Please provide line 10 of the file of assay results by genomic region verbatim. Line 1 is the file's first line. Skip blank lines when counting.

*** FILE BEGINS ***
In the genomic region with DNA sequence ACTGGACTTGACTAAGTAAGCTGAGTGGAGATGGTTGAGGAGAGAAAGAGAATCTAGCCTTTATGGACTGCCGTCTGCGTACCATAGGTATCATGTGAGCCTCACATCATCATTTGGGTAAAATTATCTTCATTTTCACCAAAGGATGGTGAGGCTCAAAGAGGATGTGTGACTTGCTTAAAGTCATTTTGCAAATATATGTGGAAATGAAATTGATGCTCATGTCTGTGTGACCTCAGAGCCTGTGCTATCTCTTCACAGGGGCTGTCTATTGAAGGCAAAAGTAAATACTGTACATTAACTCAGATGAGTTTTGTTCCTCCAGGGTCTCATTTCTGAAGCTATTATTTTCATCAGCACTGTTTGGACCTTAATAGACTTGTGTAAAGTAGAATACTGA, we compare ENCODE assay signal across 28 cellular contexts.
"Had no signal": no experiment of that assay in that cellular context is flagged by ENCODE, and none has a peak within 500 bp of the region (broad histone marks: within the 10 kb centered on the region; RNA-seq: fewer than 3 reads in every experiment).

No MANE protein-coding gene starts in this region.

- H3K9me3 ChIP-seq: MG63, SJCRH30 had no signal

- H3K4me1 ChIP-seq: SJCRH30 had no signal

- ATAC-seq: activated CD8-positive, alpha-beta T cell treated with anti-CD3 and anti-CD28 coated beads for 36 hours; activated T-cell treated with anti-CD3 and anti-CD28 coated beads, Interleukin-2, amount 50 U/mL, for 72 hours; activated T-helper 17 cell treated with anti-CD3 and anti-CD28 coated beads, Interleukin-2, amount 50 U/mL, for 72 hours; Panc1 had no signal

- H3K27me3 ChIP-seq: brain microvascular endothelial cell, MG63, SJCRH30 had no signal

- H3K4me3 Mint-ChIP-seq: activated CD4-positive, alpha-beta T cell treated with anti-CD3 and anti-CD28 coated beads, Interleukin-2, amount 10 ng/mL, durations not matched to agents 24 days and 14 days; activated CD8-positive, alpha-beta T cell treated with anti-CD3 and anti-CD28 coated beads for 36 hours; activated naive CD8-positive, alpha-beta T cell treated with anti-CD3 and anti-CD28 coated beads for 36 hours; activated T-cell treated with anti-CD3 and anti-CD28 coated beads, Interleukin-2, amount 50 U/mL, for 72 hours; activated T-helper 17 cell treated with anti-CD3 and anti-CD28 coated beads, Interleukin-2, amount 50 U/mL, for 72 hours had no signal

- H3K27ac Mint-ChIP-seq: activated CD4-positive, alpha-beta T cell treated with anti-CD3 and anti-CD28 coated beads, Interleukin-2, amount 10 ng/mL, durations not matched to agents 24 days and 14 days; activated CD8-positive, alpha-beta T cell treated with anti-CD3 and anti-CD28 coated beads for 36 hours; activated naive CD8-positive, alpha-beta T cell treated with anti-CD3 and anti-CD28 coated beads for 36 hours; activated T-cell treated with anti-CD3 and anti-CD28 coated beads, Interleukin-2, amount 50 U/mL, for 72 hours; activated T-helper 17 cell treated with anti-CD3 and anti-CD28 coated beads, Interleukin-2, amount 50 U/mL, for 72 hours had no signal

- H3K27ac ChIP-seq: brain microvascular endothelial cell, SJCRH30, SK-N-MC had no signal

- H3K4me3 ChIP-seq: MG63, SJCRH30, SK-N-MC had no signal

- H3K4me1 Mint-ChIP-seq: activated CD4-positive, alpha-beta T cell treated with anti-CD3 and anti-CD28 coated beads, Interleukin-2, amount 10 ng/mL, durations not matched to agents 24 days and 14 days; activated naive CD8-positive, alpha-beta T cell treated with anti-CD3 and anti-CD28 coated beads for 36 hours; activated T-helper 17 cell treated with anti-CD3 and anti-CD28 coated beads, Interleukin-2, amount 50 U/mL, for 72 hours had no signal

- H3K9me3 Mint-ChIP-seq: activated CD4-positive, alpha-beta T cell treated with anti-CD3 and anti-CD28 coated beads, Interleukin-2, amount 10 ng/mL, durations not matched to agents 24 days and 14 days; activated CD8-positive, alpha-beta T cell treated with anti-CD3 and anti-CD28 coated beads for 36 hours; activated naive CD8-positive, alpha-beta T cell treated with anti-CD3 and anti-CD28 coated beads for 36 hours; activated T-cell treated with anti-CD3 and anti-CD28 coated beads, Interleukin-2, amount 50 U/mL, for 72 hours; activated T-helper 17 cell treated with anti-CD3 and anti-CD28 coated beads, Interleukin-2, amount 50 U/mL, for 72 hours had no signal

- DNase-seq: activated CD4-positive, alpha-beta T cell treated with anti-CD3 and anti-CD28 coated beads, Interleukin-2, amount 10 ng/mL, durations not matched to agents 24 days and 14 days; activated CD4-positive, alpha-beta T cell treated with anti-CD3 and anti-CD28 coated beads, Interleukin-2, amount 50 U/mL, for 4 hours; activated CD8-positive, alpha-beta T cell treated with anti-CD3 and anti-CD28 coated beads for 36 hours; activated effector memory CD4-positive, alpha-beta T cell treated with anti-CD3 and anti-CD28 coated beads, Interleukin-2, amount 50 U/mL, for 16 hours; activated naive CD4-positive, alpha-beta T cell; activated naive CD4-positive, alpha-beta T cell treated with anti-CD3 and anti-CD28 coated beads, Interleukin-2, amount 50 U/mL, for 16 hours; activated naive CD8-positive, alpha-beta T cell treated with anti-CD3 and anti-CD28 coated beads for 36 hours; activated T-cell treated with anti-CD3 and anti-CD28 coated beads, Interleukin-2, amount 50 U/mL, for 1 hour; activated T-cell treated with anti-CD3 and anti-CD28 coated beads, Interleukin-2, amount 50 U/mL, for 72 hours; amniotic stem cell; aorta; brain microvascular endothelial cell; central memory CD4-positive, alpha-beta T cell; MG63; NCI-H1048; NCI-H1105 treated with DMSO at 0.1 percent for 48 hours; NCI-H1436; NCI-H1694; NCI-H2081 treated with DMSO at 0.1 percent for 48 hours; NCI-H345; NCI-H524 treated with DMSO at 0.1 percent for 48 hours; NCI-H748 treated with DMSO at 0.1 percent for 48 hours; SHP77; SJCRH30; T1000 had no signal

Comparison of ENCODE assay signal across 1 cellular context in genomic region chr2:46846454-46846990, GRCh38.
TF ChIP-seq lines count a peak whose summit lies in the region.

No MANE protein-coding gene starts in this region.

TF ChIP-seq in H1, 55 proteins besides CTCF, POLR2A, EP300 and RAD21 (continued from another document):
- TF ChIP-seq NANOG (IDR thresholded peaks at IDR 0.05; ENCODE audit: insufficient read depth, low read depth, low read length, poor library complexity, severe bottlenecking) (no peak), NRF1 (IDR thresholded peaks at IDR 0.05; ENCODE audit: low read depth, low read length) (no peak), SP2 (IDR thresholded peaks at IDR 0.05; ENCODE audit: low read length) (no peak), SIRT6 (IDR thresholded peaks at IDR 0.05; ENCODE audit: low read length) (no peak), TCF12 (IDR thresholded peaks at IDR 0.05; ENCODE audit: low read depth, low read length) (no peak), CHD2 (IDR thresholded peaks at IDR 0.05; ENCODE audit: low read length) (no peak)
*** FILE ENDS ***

- H3K27ac ChIP-seq: brain microvascular endothelial cell, SJCRH30, SK-N-MC had no signal